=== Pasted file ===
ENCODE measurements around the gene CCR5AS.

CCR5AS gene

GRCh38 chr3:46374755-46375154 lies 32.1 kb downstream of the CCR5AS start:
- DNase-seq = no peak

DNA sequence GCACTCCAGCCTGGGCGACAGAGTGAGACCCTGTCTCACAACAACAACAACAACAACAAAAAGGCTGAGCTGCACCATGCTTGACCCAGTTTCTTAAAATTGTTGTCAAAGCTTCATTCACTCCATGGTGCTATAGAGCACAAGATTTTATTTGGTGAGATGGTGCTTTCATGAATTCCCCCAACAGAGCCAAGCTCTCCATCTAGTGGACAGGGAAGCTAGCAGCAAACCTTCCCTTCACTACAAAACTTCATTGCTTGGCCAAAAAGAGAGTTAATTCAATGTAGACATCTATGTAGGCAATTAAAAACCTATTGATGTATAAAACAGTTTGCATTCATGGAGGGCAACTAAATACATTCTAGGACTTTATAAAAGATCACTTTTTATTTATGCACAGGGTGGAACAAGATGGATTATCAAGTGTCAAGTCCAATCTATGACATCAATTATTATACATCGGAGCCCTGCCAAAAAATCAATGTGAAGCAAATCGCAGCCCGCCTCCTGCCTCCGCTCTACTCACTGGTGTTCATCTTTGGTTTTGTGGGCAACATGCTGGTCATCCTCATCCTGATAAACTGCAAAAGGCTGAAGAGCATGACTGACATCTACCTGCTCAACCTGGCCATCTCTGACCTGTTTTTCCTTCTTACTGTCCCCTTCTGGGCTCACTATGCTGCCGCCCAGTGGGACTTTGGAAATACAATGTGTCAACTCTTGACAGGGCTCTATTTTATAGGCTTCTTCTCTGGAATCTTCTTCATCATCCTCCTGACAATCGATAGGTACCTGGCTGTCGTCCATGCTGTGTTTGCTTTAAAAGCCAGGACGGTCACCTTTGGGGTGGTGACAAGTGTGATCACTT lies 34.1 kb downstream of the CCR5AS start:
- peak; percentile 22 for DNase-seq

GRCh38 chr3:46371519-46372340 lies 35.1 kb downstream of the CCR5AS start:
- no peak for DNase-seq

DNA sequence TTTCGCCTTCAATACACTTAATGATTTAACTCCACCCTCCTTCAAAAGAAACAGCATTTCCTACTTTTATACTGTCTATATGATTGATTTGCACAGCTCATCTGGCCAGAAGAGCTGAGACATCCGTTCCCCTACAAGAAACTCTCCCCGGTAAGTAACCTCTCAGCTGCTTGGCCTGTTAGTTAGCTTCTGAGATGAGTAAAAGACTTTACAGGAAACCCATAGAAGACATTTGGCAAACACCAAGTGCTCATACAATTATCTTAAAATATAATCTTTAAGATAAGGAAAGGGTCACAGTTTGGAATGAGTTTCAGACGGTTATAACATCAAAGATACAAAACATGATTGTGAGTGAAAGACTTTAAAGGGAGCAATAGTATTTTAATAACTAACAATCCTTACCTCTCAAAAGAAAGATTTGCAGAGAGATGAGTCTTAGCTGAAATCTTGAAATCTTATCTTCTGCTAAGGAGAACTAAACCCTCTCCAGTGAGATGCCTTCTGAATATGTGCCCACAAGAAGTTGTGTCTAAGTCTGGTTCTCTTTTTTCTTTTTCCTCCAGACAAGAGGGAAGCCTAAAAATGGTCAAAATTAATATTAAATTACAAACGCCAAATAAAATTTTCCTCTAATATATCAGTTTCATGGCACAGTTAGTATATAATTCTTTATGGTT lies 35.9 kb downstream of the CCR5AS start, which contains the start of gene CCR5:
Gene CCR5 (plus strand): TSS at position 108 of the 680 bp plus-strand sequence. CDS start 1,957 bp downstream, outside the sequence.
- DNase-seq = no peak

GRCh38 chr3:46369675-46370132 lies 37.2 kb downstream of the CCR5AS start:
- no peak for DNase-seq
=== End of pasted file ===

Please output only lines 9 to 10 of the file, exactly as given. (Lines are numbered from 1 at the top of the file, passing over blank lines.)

DNA sequence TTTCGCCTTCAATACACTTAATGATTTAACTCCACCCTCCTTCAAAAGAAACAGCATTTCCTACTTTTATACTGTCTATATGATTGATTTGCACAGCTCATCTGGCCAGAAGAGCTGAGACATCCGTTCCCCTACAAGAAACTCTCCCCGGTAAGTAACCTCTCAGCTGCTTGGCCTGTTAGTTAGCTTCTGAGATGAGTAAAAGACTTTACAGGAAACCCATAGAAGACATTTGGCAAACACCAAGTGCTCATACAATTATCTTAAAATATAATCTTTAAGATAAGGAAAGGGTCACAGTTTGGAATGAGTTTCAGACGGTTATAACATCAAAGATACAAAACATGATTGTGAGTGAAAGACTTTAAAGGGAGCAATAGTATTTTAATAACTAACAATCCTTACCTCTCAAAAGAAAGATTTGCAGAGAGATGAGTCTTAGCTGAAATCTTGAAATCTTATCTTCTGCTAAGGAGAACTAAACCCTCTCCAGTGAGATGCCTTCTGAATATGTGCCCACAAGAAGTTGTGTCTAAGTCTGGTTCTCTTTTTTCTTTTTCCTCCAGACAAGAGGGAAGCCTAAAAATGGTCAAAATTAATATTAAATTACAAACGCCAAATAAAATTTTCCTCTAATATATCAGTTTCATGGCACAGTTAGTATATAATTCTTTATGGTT lies 35.9 kb downstream of the CCR5AS start, which contains the start of gene CCR5:
Gene CCR5 (plus strand): TSS at position 108 of the 680 bp plus-strand sequence. CDS start 1,957 bp downstream, outside the sequence.